Overcoming the Challenges of Scanning Small Black Objects and Obtaining Highly Accurate Data

August 1, 2021

A Process Walk-through with the OptimScan 5M

Constant study and further development of 3D scanning best practices in all types of industries are invaluable in order to obtain excellent digital data.

Systematically applying spray powder, effectively pasting reference points, small volume workpiece scanning skills, are important pillars of an efficient 3D scanning workflow. By means of correctly implementing these techniques, a large number of workpieces can be obtained with a high precision degree. This Metrology Monday we will take 3D scanning in the more difficult realm to deal with the high precision requirements of medical device measuring.

How to capture a 55mm black bone nail

Scanning Objecjt: 55mm black bone nail

Some types of objects are basically hard to capture: pieces with black or reflective surfaces or of very small size usually need some extra tools and technical skills to enable successful 3D scanning.

In this session, we will take the scanning of bone nails as an example to review these skills and see together how the OptimScan 5M industrial-grade 3D scanner can overcome these challenges.

Bone nail scanning is a project with high precision requirements. It can help us to simulate and study the effect of metallic implants on medical imaging and on the dosimetry of radiation therapy, as well as to reverse engineer bone nails. For all these types of applications strictly precise data is required.

As a metal implant in medical treatment, bone nails have two effects in radiation therapy.

1) The creation of metallic artefacts in medical images, reducing diagnostic accuracy.

2) The impact on the absorbed dose of drugs in the surrounding tissues.

Therefore, the use of 3D scanning to develop an accurate mathematical model of metallic implants is of great practical importance.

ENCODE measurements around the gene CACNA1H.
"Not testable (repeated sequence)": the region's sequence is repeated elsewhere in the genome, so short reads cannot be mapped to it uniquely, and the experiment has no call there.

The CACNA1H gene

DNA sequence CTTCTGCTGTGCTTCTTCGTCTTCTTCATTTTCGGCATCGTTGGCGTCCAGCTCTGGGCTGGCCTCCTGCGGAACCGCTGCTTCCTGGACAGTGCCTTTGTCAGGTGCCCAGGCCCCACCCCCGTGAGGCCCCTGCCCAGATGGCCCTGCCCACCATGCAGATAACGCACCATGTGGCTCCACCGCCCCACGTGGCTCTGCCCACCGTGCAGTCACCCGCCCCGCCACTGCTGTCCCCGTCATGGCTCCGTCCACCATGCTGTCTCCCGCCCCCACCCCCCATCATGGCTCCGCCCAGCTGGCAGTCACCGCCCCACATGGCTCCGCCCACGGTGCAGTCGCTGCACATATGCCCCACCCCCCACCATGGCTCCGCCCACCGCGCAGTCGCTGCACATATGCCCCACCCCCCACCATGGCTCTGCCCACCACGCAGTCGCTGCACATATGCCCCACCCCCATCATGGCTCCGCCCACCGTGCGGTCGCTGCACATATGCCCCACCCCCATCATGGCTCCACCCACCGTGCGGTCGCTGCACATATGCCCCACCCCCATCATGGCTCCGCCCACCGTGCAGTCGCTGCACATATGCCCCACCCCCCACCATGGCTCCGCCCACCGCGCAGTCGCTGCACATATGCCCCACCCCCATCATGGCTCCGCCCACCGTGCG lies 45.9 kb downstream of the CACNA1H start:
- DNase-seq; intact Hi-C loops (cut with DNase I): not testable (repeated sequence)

Step 1: Evaluation of the scanned parts

In order to obtain accurate data, it is necessary to first evaluate the objects to be scanned and determine their characteristics in order to prepare the pre-processing process. Through observation, the following characteristics of the bone nail can be observed.

Black surface material with reflective effect

The black and reflective surface material dictates that the bone nail needs to be powder coated prior to scanning.

Small size, only 55 mm in length
Small size, only 55 mm in length

The small size makes it impossible to use reference points for automated stitching, so the data needs to be manually stitched and merged by applying reference points to the underlay and using a transition stitch.

In the pre-processing part, spray powder and reference points need to be applied. In the data processing part, the data needs to be manually spliced and merged.

Step 2: Pre-processing

Powder coating.

Before spraying powder, shake the spray bottle to fully dissolve the developer powder; at the same time, avoid direct contact with the workpiece during the spraying process.

During the powder spraying process, it is necessary to keep a distance of about 15-20 cm from the sprayed workpiece and spray back and forth at a uniform speed.

Pasting reference points.

If the size of the workpiece is too small to apply reference points, in order to complete the scan stitching, you need to use the underlay to paste the points. When doing so, please keep in mind the following:

1) Paste the points on the turntable or fixture, choose the original reference points for your 3D scanner and paste them on the plane or curved surface, pay attention to apply randomly and not uniform. When pasting to avoid being too regular. Keep the reference points intact and clean.

2) Fix the workpiece on the turntable or fixture. No relative displacement should occur during the rotation and scanning process, otherwise, the data accuracy will be affected.

OptimScan 5M Plus
The pre-processed bone nail being scanned

Step 3: Manual splicing and merging of data

scan data
 Splicing and merging data

Depending on the complexity of the workpiece, two or more scans need to be performed to obtain several scans of the data.

Afterwards, the data can be manually stitched together with the corresponding points on the scanned data and merged into a whole after the data has been formed into a group.

Splicing and merging data
Splicing and merging data

You can obtain high accuracy data with OptimScan 5M if you evaluate the parts you want to scan correctly, conduct appropriate pre-processing according to the actual condition of the sample, and adjust the scanned data with certain proficiency.

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